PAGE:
Because the world was changing swiftly, because highwaymen now moved quicker behind the wheel of a Ford Sedan than in the stirrups of their old gray mare, a new way of battling those highwaymen became apparent. Technology - radio and telephone "" produced a communications system that, even in infancy, outdid the old days when Jesse could ride faster than the news of his latest bank robbery. They couldn't ride faster, but they tried. To the death they tried. "He modeled himself after the desperadoes of the Wild West," says a special chapter of the popular television program, Biography. "While much of his heroics have been greatly exaggerated, there was an element of truth."

Unfortunately for them they were beginning to sow their wild oats at the time when law enforcement, was out to get its man. Even though the 1920s in this country practiced a flippant attitude to many social wrongs, it was the big city gangster in Chicago, New York and Kansas City who enjoyed that benefit. But, most could not buy the politicians who wanted to be bought nor pay off the brilliant lawyers who proved brilliant only when well-paid. And, therefore, his oats were sowed to consequence.

In the end, most were betrayed. Not by a woman in red, as was Indiana bank robber John Dillinger; not by his own taste for blood, as was the mad-boy child "Baby Face" Nelson; not by a death wish that was Bonnie and Clyde's. But, allegedly, by an ambitious protector of American Justice called J. Edgar Hoover who thought they would be better a stepping stone to higher things if killed and not incarcerated. In short, America betrayed him when it forecast an end to its tolerance for wild oats to make way for progressiveness and modernity. They couldn't keep up.

According to the FBI, George "Machine Gun"- Kelly was the bank robber and kidnapping desperado who gave the federal agents their colorful nickname, G-Men. Just the sound of his name "" "Machine Gun"- Kelly "" conjures up memories of a bygone era known as the Mid-West Crime Wave. Although the period itself lasted just a few short years, it left behind a legacy of personalities that would be etched into the annals of American criminal history forever.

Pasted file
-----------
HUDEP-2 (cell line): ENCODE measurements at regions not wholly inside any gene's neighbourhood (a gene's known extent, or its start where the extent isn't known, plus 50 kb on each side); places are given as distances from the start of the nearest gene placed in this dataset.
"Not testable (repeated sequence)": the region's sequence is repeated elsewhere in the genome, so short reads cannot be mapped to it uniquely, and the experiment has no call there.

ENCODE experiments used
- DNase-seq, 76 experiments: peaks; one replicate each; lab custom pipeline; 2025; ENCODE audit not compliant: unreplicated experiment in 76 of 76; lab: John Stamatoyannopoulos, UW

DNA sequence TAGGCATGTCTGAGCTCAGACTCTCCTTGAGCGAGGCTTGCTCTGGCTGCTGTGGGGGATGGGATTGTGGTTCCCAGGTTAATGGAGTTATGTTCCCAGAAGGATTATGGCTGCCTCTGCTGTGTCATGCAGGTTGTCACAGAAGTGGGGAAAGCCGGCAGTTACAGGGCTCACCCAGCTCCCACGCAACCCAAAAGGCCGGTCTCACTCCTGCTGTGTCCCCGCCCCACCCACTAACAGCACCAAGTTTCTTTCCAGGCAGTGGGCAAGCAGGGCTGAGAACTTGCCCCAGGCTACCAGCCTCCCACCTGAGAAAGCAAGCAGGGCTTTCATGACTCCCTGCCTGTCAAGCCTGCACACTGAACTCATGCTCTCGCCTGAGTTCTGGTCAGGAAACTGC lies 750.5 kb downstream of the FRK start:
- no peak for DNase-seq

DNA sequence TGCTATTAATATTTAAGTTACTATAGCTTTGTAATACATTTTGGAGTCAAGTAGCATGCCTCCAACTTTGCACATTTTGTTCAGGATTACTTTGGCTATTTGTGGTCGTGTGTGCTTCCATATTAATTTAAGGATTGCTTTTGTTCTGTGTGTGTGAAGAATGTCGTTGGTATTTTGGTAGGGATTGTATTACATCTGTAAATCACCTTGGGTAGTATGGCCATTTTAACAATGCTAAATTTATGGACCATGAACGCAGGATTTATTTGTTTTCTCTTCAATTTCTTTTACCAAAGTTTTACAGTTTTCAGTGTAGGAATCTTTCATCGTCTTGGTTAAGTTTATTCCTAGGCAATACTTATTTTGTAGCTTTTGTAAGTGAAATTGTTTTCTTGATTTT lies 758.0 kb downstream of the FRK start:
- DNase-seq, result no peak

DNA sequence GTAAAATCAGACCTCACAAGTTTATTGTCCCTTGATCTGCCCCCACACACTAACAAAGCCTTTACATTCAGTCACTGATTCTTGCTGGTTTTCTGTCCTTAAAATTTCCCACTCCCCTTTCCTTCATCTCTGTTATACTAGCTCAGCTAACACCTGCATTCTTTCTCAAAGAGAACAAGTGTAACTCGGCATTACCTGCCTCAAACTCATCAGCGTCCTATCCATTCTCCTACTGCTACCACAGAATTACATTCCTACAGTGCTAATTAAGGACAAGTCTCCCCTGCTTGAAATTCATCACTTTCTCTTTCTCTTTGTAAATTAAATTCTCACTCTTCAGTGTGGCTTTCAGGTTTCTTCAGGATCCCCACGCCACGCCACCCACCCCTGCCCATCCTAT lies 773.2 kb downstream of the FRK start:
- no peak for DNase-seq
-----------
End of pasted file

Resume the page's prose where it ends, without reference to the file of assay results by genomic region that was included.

The short crime-filled era produced such notorious luminaries as John Dillinger, "Pretty Boy"- Floyd, "Baby Face"- Nelson, Alvin "Creepy"- Karpis, "Ma"- Barker and the Barker Gang, Bonnie & Clyde, as well as "Machine Gun"- Kelly. It also produced a secondary cast of characters just as successful and deadly as the headliners. Among this supporting cast was Harvey Bailey, Harry Pierpont, Frank "Jelly"- Nash, Jimmy Keating, Tommy Holden, Verne Miller, Wilbur Underhill, Homer Van Meter, John "Red"- Hamilton and Tommy Carroll. Of the headliners of the Mid-West Crime Wave, "Machine Gun"- Kelly had the shortest career and was the first to be put away. Fortunately for Kelly, he was one of the few to survive.

Using the terms gangster and public enemy to describe both Al Capone and John Dillinger reflects a fundamental misunderstanding about crime that has characterized the U.S. legal system from the start and continues to confuse lawmakers, law enforcers and the public. The confusion lies in the failure to distinguish between consensual crime and violent crime, and to recognize that the strategies for combating one are almost totally ineffective against the other.